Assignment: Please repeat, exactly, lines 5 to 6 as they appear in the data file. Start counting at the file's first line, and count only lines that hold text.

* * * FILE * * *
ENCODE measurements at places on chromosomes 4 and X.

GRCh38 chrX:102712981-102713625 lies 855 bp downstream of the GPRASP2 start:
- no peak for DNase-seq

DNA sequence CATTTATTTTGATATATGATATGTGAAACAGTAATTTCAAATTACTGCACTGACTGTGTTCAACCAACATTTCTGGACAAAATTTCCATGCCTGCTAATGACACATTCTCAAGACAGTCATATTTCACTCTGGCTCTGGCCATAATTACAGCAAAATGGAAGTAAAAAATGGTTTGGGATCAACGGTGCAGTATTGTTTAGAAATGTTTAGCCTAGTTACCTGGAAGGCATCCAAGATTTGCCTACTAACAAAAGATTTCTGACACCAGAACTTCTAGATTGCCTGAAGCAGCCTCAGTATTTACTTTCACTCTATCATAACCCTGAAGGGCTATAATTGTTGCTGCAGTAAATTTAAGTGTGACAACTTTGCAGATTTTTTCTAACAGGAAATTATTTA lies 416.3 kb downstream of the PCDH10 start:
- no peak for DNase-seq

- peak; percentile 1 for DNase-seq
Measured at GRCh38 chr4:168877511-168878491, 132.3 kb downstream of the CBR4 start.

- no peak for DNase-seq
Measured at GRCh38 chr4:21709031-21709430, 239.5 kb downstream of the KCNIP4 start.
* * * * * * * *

- no peak for DNase-seq

- peak; percentile 1 for DNase-seq